Book Review – Better Than Before

Better Than Before: Mastering the Habits of our Everyday Lives
by Gretchen Rubin, 2015

Listened to this book on tape with Maria. I think of this book as a more colloquial/conversational version of the book The Power of Habit. Some of the examples were engaging and I liked some of the emphasis on personality differences. We found out that Maria is a mix of habit personality types, with a strong emphasis on Rebel, which makes getting her to adopt a habit or conform to expectations difficult. I am a Questioner, meaning that I will only adopt a habit or conform to expectations if I think the habit/expectation is useful. It’s why I think New Year’s Resolutions are silly.

However, the book was just too long, and I ended up finding the author’s voice and writing style annoying. Authors, please do not do the audio for your own recorded books! Might be better in writing.

Energetic 20170817

Bigger and bigger wind turbines.

Whereas 82 percent of offshore turbines ordered between 2001 and 2005 were under 3 megawatts, today there are no machines of that size on order.

Instead, 71 percent of orders are for products 5 megawatts or greater, and 16 percent are for turbines of 8 megawatts or greater. “Despite long project cycles and R&D timelines, commercial demand continues to favor the largest turbines,” says the report. “The next generation of 12-megawatt-plus turbines will gain market share within the next five years.”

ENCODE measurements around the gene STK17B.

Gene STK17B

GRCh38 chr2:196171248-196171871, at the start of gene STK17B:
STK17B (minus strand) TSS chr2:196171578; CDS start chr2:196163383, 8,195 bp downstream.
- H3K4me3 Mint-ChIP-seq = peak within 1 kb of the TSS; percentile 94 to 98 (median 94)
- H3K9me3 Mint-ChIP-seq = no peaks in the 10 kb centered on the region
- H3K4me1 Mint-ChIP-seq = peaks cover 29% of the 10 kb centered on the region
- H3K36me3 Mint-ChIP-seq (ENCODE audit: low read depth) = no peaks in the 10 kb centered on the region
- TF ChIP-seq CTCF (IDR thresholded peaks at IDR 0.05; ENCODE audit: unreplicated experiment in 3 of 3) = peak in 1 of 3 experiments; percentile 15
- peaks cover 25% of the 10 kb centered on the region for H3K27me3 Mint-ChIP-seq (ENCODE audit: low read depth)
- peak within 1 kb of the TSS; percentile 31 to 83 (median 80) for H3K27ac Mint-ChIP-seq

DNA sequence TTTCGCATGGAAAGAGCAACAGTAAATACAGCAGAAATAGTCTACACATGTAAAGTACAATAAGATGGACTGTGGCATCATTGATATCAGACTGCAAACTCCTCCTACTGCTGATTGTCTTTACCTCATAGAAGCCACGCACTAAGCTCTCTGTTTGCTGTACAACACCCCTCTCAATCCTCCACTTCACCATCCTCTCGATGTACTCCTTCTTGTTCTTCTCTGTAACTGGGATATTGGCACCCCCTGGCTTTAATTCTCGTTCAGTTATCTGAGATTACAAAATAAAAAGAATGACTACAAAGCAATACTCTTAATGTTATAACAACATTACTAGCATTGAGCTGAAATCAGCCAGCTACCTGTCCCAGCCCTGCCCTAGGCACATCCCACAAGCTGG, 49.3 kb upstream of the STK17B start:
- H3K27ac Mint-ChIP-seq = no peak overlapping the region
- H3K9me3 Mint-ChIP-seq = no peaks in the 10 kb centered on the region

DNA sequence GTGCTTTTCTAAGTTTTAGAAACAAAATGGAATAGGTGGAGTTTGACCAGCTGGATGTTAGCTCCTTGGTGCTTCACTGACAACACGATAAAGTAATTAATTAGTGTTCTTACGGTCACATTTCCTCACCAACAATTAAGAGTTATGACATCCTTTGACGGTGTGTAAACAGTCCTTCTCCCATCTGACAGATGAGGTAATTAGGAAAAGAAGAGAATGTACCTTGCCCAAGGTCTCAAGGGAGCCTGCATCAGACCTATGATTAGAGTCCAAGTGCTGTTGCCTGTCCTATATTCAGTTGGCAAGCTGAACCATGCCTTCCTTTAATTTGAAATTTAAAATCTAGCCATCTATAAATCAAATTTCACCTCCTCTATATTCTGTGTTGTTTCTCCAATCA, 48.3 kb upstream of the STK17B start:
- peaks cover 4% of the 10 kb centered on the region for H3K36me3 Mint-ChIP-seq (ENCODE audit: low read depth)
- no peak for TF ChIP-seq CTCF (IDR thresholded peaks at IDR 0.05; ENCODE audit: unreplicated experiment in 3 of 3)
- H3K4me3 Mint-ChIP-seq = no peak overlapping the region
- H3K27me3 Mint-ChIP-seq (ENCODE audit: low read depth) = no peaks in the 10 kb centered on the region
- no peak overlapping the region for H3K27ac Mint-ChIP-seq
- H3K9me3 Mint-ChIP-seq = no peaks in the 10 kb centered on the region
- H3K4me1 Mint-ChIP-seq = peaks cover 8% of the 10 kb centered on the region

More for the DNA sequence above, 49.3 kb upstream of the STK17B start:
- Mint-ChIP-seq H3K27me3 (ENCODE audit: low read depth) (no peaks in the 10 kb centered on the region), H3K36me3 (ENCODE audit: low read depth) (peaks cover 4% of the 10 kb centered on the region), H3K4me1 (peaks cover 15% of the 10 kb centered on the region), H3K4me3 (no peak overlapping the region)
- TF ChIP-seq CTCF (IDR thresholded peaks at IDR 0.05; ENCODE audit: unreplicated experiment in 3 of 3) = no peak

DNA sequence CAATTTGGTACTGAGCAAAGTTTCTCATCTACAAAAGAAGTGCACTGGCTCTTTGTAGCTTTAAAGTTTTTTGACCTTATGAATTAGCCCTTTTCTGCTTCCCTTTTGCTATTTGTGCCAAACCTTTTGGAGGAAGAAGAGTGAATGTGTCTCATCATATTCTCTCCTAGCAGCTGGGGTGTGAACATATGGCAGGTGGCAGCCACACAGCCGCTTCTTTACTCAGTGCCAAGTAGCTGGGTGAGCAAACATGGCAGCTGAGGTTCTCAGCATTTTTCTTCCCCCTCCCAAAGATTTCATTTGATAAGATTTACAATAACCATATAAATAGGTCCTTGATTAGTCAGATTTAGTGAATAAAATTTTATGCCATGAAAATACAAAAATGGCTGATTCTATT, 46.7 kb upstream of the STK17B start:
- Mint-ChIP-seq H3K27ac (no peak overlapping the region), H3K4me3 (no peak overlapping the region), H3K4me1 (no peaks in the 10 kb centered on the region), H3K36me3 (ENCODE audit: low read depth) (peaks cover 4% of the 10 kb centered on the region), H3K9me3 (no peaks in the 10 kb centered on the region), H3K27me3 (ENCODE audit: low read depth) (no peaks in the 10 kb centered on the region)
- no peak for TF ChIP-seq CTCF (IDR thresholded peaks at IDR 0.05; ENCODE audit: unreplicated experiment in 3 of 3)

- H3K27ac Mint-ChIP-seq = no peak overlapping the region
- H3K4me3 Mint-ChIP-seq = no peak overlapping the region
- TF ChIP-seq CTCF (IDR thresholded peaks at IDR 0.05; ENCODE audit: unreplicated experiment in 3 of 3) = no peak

Book Review – The Little Book of Hygge

The Little Book of Hygge: Danish Secrets to Happy Living
by Meik Wiking, 2016

Review by Maria:

How do people who spend more than half the year in dark, cold, wet weather consistently rank among the top countries for “happiest citizens”? The Little Book of Hygge took us through steps the Danes take to keep their sanity all year around: spend lots of quality time with close friends and family, treat yourself frequently (whether with a chocolate, bath, picnic, barbeque – anything works), and create cozy, warm, safe spaces into which to retreat (think candles, blankets, soft lighting, and nooks to curl up in). The author, a researcher for the Happiness Research Institute (headquartered in Denmark, of course), boils it down to creating “everyday happiness”. We listened to this on audiobook on the last part of our drive home from New Mexico (the author, who narrates it, has a very hygge-ly voice); when we got home I immediately lit candles and we lowered the lights. It’s a short, quick read and worth picking up, especially for anyone who endures winter.